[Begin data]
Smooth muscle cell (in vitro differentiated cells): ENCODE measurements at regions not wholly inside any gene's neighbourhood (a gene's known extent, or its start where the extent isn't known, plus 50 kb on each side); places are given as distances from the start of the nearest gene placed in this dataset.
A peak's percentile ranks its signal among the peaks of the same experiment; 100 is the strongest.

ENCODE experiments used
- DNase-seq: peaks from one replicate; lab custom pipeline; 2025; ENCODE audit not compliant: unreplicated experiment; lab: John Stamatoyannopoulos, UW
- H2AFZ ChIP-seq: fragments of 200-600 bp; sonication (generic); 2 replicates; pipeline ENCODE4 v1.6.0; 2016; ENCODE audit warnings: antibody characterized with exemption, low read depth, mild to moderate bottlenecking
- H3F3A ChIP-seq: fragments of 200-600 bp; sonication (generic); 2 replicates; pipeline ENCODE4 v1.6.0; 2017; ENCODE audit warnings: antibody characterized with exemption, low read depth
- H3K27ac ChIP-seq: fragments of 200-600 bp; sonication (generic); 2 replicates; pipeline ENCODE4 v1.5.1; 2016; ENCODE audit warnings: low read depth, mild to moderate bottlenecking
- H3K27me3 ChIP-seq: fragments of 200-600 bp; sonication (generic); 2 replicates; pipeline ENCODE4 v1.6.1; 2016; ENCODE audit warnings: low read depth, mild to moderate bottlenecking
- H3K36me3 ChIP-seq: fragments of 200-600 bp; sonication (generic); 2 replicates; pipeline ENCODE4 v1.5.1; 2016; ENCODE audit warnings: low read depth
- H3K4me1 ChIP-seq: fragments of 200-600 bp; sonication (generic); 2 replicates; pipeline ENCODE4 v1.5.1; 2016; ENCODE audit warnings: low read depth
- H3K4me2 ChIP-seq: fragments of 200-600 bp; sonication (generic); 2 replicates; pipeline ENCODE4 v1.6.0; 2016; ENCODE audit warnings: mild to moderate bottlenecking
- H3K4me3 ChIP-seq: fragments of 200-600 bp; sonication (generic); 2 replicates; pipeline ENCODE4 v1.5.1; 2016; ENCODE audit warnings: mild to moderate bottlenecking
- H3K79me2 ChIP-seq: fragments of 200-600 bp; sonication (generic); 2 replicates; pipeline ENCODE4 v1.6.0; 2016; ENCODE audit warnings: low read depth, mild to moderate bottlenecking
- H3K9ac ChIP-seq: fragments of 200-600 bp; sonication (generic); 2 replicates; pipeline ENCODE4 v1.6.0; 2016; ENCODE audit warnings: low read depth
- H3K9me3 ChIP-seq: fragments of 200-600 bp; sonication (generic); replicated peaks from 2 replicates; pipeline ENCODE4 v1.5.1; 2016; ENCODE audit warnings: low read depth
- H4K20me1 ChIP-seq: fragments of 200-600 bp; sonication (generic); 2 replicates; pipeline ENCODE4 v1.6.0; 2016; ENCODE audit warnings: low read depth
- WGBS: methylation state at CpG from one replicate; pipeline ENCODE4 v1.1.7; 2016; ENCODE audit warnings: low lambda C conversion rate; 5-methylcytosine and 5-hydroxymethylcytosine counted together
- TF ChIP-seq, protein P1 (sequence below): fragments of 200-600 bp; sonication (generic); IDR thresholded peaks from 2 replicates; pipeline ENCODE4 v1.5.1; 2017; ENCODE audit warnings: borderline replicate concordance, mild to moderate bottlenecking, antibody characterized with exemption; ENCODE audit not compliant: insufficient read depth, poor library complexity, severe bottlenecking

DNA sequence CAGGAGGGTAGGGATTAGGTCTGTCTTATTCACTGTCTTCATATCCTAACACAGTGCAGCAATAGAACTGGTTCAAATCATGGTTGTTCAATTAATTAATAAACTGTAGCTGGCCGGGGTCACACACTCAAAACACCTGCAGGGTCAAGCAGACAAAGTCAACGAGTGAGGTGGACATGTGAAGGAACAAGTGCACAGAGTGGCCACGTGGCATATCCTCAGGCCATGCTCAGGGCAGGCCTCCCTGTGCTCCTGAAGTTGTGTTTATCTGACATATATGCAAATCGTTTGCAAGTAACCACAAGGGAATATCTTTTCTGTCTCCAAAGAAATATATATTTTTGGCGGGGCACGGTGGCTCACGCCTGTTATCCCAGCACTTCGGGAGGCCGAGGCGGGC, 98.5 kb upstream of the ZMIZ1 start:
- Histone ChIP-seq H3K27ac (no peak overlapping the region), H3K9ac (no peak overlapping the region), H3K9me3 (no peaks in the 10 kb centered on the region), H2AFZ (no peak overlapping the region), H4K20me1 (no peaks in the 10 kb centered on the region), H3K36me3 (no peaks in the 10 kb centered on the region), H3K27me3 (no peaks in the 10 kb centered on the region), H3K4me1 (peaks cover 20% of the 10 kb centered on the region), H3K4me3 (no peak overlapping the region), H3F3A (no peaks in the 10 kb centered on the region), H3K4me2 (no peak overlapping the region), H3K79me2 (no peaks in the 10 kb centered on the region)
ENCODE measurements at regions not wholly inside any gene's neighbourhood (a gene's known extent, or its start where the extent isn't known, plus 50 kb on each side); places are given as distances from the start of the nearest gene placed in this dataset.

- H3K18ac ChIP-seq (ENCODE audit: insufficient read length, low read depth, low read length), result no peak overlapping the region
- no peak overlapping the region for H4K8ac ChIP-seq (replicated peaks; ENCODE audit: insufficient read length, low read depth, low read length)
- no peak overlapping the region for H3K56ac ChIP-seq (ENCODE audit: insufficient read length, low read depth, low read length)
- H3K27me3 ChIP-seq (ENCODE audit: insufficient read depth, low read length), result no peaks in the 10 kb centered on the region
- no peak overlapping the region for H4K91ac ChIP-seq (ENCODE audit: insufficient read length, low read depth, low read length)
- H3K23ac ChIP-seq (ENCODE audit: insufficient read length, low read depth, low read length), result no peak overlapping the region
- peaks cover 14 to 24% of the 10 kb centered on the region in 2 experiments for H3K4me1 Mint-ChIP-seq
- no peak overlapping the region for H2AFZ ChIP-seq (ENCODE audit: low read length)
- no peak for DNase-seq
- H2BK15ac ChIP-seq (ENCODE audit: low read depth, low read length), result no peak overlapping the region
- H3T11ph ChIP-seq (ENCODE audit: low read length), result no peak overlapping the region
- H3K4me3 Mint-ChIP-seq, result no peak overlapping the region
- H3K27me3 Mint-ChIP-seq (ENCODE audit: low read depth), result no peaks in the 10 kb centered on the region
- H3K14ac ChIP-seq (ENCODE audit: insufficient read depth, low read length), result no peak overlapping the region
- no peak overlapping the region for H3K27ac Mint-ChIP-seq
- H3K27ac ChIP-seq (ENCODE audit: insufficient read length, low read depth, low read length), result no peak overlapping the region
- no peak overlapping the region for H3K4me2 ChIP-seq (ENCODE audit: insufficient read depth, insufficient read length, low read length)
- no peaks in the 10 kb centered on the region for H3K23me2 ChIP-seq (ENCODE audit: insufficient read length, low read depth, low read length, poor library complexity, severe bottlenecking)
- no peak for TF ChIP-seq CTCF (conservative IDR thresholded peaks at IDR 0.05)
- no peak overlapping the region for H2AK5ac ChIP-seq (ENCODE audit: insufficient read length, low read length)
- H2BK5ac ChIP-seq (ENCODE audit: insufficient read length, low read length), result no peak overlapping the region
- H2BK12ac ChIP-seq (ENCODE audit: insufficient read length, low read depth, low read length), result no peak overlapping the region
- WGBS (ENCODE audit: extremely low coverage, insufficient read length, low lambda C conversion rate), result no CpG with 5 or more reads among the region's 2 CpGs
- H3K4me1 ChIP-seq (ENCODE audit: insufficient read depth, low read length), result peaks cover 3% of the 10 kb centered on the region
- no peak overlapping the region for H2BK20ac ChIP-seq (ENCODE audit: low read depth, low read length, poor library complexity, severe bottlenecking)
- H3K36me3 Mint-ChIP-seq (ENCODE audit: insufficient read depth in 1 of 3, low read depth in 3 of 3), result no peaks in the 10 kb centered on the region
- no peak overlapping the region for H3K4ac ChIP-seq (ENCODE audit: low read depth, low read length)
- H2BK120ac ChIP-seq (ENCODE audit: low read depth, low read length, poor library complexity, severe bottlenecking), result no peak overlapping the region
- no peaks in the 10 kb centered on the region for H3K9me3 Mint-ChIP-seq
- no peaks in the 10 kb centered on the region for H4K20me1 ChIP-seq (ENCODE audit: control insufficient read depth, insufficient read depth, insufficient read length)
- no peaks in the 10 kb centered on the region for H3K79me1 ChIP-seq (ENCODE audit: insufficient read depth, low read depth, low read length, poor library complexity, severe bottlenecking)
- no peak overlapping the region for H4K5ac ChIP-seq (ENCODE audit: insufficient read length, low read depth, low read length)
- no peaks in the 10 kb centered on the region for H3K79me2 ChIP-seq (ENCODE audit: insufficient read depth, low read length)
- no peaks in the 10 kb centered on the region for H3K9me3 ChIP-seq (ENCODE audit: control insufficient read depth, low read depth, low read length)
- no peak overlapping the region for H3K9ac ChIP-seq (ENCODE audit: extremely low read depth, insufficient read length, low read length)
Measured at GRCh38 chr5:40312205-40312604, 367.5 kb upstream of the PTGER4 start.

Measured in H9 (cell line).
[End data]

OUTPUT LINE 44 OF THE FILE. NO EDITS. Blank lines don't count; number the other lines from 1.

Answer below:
- WGBS (ENCODE audit: extremely low coverage, insufficient read length, low lambda C conversion rate), result no CpG with 5 or more reads among the region's 2 CpGs